Help! I’m Human

Georgia Rebalancing Her Brain Chemistry

I opened my e-mail a few days ago to find several new messages, but one in particular that immediately caught my eye.  Maybe it was the exclamation point at the end of the subject line, or maybe it was the standout caps that did it.  “HELP!” was what it said, so I ignored the other messages and opened it first.

Someone I had met earlier in the week to develop a weight loss plan was e-mailing to let me know that she was struggling, and it sounded urgent.  “It’s not working” was the general message.  “I don’t know if I need a new plan . . . I don’t know how to get my life in order . . . ”

As I read the rest, I wondered what – specifically – the problem was.  I have received more than a few messages like this one over the years, but they usually give me more details.

“What exactly is going on?  Can you be specific?” I replied.

Within a short time, I received an answer.  “My life feels out of control.  I need to get a grip on it. . . But really the problem is that I have not been sleeping well at all.  Do you have any suggestions . . . ?”

Aha, I thought.  Been there, done that!  For anyone who has ever had trouble sleeping for more than a couple of nights, this comes as no surprise – everything seems harder without sleep.

I have been having a little difficulty sleeping for several months now.  I wake up several times most nights, but because I fall right back to sleep each time, I feel well-rested most of the time.  If you are female and within the ages of 40 (or even 35) and 55, you have probably experienced some hormonal sleep pattern changes.

Although, as I said, I am sleeping well enough now to feel good, I was reminded last night why sleep is so vital to health, mood, and even weight.  I got a call from my sister around dinner time.  She said that my mom would be sleeping at her house, and I would need to spend the night with my dad at my parents’ house.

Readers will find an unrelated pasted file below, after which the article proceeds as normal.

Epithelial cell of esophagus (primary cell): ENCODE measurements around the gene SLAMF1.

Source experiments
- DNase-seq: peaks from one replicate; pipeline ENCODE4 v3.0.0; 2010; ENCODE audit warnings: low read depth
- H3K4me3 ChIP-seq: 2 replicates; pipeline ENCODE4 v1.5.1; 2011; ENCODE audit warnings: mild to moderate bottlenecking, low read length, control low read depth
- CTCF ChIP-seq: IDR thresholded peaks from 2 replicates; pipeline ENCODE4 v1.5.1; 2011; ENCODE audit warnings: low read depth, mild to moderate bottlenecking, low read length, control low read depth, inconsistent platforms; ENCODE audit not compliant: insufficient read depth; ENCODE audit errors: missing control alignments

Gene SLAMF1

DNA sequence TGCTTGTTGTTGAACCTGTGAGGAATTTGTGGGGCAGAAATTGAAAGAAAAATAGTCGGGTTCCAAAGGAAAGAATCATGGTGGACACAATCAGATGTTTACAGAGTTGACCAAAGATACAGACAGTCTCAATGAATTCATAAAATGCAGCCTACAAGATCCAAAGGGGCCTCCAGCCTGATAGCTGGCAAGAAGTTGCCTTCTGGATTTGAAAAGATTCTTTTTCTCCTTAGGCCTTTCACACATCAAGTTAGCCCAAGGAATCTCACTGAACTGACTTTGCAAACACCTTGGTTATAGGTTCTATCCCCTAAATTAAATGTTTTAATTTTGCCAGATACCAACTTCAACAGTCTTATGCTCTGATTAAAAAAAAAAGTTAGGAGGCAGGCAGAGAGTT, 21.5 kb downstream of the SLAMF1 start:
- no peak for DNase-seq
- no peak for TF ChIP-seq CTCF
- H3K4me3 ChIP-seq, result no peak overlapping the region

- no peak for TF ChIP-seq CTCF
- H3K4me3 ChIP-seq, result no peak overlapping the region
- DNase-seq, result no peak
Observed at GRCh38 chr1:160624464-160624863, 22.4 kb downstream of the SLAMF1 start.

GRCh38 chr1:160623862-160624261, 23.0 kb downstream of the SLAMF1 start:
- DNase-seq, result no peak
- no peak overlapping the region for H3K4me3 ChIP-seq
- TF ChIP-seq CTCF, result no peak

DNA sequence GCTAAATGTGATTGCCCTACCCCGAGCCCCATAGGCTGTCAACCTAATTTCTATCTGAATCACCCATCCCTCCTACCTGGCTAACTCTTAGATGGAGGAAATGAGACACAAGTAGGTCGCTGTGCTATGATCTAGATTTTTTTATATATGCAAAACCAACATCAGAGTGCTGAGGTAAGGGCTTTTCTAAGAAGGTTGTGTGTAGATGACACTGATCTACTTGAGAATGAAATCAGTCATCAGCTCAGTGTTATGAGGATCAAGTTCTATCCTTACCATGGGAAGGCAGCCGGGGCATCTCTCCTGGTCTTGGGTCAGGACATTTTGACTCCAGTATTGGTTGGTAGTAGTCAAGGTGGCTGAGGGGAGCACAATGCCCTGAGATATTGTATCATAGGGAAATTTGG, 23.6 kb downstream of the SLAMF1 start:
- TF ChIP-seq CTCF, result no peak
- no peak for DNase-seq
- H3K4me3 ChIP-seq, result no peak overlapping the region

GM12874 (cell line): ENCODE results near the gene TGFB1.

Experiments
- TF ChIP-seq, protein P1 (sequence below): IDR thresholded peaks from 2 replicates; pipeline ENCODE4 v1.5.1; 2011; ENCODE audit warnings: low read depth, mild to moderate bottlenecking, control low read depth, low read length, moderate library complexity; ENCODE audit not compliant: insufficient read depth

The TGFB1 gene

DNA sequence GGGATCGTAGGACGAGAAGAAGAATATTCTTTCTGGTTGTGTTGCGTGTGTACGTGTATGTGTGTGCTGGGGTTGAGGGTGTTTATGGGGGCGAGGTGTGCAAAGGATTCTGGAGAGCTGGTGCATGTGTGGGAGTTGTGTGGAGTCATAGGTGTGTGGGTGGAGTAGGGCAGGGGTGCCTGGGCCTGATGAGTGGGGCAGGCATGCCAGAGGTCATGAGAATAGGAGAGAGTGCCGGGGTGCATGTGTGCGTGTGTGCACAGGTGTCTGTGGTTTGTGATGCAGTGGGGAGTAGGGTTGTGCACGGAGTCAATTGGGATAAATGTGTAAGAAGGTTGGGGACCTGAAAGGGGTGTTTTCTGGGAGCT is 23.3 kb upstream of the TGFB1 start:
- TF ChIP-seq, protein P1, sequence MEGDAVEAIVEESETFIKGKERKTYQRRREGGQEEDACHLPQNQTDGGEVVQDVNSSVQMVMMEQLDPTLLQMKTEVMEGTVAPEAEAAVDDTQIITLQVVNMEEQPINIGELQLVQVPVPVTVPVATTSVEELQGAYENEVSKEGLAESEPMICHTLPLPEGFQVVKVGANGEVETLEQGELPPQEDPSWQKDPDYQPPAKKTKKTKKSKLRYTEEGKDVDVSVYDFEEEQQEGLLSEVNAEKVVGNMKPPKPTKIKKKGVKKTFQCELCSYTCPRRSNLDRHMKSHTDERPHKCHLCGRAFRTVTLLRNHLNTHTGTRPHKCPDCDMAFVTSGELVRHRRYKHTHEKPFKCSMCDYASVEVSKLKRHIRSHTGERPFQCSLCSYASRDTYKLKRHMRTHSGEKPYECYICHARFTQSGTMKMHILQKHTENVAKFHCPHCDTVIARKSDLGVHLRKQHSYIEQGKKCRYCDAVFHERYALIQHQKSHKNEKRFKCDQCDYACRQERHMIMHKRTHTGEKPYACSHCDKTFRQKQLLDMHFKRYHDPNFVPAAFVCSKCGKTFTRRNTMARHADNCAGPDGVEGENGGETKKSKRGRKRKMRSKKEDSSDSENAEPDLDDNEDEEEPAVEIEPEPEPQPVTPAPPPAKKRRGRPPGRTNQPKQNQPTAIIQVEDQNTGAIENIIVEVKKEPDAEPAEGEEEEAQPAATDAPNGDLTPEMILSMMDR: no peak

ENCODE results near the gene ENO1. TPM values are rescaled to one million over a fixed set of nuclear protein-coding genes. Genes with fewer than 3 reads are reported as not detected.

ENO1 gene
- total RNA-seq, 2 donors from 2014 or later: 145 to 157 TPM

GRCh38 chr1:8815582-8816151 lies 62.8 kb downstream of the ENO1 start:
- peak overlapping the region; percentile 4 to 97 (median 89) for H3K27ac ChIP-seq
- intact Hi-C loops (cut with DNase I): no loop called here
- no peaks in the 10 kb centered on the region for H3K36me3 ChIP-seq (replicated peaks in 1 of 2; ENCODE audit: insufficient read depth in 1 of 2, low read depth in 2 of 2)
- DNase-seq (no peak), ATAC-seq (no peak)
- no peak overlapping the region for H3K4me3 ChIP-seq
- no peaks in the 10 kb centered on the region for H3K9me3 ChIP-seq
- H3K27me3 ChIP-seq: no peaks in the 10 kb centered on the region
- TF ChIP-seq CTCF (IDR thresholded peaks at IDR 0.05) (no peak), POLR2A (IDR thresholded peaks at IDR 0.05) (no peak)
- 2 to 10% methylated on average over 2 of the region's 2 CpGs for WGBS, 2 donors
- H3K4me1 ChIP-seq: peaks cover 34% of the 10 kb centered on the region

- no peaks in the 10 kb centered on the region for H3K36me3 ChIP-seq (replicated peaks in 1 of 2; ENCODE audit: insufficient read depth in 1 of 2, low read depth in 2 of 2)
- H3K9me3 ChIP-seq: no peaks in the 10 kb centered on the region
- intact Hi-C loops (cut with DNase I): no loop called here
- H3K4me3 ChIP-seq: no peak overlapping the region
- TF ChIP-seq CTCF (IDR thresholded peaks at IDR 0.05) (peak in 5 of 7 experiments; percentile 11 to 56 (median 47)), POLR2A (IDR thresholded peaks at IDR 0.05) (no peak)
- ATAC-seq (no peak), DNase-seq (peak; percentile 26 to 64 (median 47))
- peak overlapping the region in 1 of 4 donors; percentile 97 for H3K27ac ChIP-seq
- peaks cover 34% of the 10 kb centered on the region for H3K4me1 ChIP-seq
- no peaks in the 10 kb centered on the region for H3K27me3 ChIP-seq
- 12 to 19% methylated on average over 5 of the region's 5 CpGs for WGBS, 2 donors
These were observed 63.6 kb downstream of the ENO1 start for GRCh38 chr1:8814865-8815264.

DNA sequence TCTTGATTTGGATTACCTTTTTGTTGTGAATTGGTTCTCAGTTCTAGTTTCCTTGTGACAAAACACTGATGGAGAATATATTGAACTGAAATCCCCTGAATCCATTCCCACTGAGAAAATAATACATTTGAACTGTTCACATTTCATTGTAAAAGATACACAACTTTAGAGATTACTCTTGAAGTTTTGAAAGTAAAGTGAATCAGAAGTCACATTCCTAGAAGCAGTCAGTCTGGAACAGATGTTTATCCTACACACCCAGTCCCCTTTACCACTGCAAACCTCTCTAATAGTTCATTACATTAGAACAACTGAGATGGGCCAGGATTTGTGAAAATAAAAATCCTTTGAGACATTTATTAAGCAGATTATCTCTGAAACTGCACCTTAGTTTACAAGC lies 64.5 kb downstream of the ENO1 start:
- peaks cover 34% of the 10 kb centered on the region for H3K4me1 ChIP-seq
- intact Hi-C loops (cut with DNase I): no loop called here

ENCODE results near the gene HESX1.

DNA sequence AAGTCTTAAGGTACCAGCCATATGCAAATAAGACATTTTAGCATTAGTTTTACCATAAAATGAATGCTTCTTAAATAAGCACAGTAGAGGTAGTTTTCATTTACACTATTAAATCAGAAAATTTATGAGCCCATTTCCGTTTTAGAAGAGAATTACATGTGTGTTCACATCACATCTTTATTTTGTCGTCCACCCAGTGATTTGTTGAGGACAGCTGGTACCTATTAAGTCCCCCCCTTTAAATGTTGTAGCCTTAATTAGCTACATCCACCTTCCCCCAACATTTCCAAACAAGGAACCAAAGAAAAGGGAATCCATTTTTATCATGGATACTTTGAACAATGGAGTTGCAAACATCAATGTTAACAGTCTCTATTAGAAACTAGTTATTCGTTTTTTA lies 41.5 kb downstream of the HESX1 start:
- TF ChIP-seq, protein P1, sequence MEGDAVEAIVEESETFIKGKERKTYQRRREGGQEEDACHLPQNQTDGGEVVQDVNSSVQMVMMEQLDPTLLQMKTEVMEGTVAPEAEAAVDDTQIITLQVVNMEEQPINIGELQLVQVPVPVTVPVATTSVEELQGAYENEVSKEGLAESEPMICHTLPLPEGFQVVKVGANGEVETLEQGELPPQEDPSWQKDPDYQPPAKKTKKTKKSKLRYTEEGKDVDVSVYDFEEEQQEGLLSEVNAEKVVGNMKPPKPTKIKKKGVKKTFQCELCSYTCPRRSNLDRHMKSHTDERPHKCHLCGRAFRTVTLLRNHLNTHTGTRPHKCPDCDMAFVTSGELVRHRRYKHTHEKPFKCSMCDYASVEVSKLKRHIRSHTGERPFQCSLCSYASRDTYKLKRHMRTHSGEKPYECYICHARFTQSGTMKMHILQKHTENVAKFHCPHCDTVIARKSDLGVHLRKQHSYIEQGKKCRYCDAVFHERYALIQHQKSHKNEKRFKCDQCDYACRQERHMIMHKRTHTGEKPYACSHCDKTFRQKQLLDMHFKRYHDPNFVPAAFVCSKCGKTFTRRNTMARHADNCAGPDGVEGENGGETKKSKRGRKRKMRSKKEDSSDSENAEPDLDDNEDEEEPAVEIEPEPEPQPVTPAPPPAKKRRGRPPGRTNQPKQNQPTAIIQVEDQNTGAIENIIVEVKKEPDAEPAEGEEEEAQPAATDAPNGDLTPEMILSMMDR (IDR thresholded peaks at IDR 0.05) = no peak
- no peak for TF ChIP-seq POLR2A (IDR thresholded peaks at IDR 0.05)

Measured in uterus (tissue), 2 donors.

Every so often, my mom just needs to get out of the house and get away from my dad, who suffers from severe dementia.  Last night, she was worried about her elevated blood pressure, which seemed to get worse as the day went on.

I ate a quick dinner and grabbed a few things before heading out the door.  I am somewhat used to these last minute emergencies.  All I really needed to do was sleep, since my dad would be almost ready for bed by the time I got there.  Ah, sleep – that was all I needed to do – but couldn’t!

I was tired when I got there, and after putting him to bed, I left my dad in his downstairs bedroom and climbed the stairs to the guest room.  And then it started – the nagging worries that kept me awake nearly all night.  Would I hear him if he got up?  Would he leave the house if I didn’t?  Would he fall?  . . . .

I hardly drifted off at all, all night long.  And when I woke up, I felt like $%^*.  I was crabby and tired, tired and crabby.  Did I mention I felt OFF?  I know the chemistry behind it – hormones rebalance  when we sleep – but that was little consolation.  A dull headache nagged at me, and when I looked for coffee, there was only DECAF!  I could feel my fuse getting shorter by the minute.  By the time I left of home, I felt like yelling out the car window, “HELP!”

After my client sent her e-mail, she apologized for feeling so desperate.  I reminded her she is human, and it’s OK to reach out for help.  We all need it once in a while.  I was glad she felt comfortable enough to trust that I would not judge her.  I know from personal experience that we all feel out of whack sometimes, and it is so nice when someone will just listen, even if there is no quick fix they can offer.

My husband deserves a “thank you” for being the one I could reach out to this morning.  By the time I got home, there was a fresh pot of coffee – REAL coffee – waiting for me.  Thanks, Peter!

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